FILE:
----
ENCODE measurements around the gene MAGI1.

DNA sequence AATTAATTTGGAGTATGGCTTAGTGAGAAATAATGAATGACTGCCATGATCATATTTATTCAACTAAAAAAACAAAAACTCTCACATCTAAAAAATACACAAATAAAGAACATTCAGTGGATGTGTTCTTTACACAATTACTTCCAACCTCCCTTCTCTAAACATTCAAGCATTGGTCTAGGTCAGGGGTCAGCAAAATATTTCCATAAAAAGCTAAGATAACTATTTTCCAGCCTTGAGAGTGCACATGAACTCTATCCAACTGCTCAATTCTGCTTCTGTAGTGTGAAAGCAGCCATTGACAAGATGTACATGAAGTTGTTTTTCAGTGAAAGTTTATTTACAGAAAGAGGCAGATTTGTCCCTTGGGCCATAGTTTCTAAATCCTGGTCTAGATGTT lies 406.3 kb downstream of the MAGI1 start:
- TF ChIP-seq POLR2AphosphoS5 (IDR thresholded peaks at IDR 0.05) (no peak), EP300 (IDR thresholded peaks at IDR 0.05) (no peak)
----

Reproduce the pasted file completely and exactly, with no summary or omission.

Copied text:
ENCODE measurements around the gene MAGI1.

DNA sequence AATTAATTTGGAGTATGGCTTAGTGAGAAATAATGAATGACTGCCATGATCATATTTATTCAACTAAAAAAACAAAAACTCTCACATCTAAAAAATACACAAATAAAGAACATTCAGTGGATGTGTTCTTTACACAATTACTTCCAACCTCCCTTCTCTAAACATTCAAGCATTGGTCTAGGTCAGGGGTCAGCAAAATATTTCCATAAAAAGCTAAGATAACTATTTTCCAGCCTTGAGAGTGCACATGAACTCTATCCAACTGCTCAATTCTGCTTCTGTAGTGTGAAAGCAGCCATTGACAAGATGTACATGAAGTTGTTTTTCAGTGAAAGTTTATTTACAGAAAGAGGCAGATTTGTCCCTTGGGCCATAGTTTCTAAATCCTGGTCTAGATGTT lies 406.3 kb downstream of the MAGI1 start:
- TF ChIP-seq POLR2AphosphoS5 (IDR thresholded peaks at IDR 0.05) (no peak), EP300 (IDR thresholded peaks at IDR 0.05) (no peak)